Receive 100%+ financing including tax and installation
Faster turnaround and less work than the banks
We can finance most credit types
Lease payments can be tax deductible
Improves cash flow
Preserves working capital
Low monthly payments
We deal with Canadian, US and European Vendors
We finance new businesses
Finance both new and used equipment
We can pre-pay your vendors / suppliers
Overcome budget limitations
This product was designed with the vendor / supplier in mind. We provide you with a customized branded portal with your logo and colours that resides on your website. When visiting your site, customers will now have a financing option to acquire your equipment. This product can help increase your sales by as much as 25%.
This product is great for your sales people to use to quote lease payments on the fly. Send your customer a custom-branded lease quotation, access the affordability calculator and more. Inquire today!
Easylease offers online tracking and reporting of leads that come through our Portals as well as funded transactions. These automated reports can be sent to your email daily, weekly or monthly.
Easylease provides custom designed and branded portals for our vendor partners with business-to-business connections and reporting. We can design and connect to your system in as little as a few days.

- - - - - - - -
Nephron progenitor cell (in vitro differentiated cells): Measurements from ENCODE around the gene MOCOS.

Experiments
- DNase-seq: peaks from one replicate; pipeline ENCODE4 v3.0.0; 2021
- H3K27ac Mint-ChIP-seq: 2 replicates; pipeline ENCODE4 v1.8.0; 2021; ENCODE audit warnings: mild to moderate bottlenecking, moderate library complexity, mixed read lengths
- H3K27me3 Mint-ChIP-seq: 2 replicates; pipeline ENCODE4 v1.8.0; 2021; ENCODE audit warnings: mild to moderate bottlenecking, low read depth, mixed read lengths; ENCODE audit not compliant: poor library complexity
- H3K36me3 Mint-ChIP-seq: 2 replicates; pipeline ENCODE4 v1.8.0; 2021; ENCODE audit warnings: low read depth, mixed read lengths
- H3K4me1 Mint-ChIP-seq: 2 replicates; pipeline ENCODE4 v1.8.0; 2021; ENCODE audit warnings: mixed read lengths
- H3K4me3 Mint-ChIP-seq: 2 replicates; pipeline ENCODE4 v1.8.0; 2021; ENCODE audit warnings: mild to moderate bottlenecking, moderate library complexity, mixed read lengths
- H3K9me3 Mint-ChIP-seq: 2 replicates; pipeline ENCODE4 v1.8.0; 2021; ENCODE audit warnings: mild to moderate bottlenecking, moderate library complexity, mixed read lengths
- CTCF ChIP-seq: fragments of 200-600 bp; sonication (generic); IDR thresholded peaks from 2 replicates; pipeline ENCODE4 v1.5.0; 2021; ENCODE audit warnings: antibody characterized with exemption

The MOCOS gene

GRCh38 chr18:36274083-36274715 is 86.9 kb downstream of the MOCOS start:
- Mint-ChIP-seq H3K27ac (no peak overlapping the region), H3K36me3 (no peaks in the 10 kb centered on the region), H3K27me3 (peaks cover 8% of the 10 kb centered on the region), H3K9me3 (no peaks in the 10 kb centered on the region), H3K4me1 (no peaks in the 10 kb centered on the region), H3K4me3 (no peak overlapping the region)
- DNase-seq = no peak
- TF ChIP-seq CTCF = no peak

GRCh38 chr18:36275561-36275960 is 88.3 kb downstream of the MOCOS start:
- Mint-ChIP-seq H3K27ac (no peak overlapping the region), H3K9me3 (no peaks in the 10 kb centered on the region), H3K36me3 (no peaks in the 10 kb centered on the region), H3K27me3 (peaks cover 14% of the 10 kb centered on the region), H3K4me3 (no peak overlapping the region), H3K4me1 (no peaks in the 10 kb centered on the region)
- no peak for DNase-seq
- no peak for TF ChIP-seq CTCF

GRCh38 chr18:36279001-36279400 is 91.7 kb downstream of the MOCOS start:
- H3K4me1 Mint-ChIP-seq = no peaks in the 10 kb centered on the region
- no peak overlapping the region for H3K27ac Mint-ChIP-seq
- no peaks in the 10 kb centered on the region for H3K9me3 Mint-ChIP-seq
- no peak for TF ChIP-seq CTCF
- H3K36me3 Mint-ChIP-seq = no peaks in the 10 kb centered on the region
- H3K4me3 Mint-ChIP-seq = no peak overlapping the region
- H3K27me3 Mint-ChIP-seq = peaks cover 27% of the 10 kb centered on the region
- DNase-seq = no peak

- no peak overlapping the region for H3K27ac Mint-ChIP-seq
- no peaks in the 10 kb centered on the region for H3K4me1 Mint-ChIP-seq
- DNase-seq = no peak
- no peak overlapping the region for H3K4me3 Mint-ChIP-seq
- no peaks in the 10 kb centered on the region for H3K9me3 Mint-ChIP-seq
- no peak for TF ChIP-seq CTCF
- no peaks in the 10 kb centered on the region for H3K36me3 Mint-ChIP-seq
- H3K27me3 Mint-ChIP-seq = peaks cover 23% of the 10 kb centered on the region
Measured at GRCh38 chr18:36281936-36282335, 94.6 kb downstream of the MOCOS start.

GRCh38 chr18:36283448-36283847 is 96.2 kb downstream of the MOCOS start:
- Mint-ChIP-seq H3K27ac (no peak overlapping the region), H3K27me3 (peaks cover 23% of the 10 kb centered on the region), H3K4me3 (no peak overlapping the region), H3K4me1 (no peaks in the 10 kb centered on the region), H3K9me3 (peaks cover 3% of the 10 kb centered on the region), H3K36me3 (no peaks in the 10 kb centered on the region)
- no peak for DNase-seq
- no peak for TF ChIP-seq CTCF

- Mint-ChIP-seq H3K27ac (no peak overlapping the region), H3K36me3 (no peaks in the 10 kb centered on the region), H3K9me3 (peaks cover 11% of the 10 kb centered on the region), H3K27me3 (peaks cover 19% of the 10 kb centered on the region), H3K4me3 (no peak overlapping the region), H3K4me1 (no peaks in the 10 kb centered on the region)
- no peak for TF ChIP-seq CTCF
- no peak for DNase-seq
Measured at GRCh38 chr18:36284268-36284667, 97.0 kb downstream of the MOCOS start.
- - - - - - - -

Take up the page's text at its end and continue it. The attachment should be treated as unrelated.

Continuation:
The Lease Line of Credit allows your business to combine all of its equipment needs under a single, pre-approved master Lease Line of Credit. Whether you need $20,000 or $1,000,000, you may be surprised at how simple it is and how much your business can qualify for. A pre-determined rate will be quoted based on the total value of the Lease Line of Credit.
Equipment can be leased from a private seller to you over a fixed term, depending on the age and condition of the equipment.
Need capital? Let your assets work for you. Sale and leaseback allow companies to free capital tied up in their assets. You can use the money to strengthen your balance sheet, repay debts or invest in further development in your core business.
Easylease offers lease financing for leasehold improvements and infrastructure development to qualified applicants.
Risk capital supplied by individual investors acting alone or, increasingly, in groups (although still making individual investment decisions). Targets: pre–start-up and early-stage companies with high growth prospects. Amounts: generally $500,000 plus.